Strong and healthy shoulders are key to overall upper body strength and ease of doing the everyday activities of life. Your shoulders are the most mobile joints in your body and are involved in every upper body movement. This mobility also makes your shoulders more susceptible to imbalances in strength and flexibility than any other joint.
To understand how to keep your shoulders strong and healthy you have to know a little about the anatomy of your shoulders. The following is a simple a explanation of the anatomy of your shoulder joint so you can see the major players in it’s health and movement.
The shoulder is a ball-and-socket joint and has the greatest range of motion of any joint in the body. The bones of the shoulder are the humerus (upper arm bone), clavicle (collarbone), and scapula (shoulder blade). The head of the humerus bone (the ball) is lined with cartilage that glides over the shoulder socket (also known as the “glenoid cavity”). The clavicle attaches the shoulder to the rib cage and holds the shoulder out from the body. The scapula is a large triangular bone located on the back side of the upper body, and it is connected to the clavicle through the acromioclavicular (AC) joint.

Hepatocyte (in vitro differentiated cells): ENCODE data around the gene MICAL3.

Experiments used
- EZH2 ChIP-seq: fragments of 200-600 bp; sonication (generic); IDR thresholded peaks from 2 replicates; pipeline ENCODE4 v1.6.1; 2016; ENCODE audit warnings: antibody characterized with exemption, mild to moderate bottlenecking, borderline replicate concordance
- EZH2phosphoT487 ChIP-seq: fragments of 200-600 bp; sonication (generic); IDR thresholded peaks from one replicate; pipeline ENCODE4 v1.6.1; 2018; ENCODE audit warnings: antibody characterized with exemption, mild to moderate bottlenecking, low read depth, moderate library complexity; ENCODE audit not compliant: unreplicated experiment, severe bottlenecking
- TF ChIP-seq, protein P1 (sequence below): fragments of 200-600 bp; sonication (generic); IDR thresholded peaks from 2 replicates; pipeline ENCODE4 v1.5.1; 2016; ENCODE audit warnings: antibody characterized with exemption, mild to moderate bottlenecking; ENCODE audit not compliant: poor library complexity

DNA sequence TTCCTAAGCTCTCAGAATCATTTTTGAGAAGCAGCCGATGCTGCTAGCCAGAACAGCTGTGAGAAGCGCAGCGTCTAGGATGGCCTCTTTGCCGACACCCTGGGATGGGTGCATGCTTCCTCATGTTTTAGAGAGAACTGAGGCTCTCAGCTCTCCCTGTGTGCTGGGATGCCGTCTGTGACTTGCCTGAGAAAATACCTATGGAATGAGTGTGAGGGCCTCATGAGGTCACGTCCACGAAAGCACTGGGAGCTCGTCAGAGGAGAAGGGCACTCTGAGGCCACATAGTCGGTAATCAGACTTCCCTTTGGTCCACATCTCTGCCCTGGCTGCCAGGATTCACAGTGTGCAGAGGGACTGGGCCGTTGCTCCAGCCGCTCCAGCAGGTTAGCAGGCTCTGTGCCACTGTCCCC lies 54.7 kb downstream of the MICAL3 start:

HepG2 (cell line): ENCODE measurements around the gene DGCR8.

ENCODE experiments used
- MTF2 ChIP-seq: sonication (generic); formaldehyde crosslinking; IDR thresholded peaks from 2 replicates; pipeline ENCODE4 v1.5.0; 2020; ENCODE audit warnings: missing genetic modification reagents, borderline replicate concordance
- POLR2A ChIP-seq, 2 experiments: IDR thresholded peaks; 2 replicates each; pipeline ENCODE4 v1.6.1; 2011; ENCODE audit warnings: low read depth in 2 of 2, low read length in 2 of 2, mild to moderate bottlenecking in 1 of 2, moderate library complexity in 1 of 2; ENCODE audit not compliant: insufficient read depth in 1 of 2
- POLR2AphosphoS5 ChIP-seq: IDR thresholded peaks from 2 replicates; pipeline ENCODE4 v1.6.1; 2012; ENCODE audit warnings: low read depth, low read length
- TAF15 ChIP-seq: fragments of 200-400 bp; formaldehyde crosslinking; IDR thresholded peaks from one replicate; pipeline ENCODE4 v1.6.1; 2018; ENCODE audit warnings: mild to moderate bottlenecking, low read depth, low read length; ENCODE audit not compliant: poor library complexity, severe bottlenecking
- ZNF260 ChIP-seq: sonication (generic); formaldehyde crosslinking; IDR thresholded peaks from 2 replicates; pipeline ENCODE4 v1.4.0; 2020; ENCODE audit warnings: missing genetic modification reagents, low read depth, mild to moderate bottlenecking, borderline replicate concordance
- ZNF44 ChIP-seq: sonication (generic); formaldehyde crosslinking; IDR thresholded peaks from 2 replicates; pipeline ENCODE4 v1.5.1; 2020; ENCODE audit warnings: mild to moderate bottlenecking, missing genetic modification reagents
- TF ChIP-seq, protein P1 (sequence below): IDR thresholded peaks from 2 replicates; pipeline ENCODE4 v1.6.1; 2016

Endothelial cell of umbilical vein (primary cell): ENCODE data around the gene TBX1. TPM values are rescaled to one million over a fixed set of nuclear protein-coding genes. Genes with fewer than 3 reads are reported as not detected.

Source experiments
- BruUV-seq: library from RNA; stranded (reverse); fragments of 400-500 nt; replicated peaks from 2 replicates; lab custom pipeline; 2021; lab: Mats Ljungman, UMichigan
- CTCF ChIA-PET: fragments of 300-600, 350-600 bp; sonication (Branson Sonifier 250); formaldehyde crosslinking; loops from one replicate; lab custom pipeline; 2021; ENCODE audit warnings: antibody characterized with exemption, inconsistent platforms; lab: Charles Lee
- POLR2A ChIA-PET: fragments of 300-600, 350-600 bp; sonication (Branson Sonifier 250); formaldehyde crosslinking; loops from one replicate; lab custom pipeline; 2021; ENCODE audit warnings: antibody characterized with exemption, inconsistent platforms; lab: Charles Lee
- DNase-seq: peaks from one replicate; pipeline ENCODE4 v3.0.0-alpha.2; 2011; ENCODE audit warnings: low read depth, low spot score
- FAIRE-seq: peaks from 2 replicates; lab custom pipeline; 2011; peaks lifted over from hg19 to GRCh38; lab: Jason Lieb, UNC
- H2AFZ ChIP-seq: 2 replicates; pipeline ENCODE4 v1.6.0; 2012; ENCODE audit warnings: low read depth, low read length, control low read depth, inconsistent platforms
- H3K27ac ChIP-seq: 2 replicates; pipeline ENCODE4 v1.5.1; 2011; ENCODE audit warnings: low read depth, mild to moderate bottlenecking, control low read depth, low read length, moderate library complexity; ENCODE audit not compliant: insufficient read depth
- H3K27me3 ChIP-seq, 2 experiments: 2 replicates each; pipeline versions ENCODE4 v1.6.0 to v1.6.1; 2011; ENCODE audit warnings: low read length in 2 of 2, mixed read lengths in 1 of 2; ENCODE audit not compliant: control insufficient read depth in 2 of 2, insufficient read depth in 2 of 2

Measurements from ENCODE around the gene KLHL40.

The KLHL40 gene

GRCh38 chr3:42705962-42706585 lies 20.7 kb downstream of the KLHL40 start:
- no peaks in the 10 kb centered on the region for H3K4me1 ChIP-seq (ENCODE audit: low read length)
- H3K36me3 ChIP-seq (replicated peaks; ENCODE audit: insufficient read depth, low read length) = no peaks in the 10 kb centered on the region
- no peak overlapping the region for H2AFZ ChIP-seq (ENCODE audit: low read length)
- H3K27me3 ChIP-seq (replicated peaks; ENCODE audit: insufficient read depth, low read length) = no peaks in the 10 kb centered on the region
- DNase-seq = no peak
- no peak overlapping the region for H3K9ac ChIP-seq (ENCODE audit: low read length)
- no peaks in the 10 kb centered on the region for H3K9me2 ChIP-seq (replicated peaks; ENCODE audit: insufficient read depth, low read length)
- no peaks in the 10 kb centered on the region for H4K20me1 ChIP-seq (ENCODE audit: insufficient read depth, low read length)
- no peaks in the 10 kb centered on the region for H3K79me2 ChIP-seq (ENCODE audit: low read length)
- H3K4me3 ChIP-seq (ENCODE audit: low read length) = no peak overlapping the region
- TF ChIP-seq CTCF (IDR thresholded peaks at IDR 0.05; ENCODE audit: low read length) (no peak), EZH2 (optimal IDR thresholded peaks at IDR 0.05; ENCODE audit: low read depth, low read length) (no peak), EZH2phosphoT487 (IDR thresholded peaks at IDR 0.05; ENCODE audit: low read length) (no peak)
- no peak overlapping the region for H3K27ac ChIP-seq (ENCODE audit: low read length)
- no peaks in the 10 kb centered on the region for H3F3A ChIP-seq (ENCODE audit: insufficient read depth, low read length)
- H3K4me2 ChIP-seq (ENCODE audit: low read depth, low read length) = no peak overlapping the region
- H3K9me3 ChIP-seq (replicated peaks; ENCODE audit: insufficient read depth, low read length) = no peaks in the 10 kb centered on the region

The head of the humerus sits In the shoulder socket supported by a complicated arrangement of muscles, tendons, and ligaments. The rotator cuff is a group of muscles and tendons that surround the shoulder joint, keeping the head of your upper arm bone firmly within the shallow socket of the shoulder.
The deltoid is the largest and most visible muscle of the shoulder and is located on the uppermost part of the arm. The deltoid is attached by tendons to the skeleton at the clavicle (collarbone), scapula (shoulder blade), and humerus (upper arm bone). The deltoid is widest at the top of the shoulder and narrows to its apex as it travels down the arm. Contraction of the deltoid muscle results in a wide range of movement of the arm at the shoulder due to its location and the wide separation of its muscle fibers.
Developing Strength and Balance in Your Shoulders.
As seen above there is an interplay of muscles in your shoulders involved in each movement you make. For example, when you reach out to pickup something the deltoid contracts to start the motion of your arm while the rotator cuff works to keep the head of your humerus in your shoulder socket or else your would dislocate your shoulder every time you moved your arm. Thus a balanced approach to strengthening your shoulders is critical for healthy development.
The best way to develop and strengthen your shoulders is by doing exercises that target both the deltoid and the muscles of the rotator cuff. Here is a link to one of my favorite exercise routines for developing strong healthy shoulders. Healthy Shoulder Routine (enter password 55jrfv to view the routine).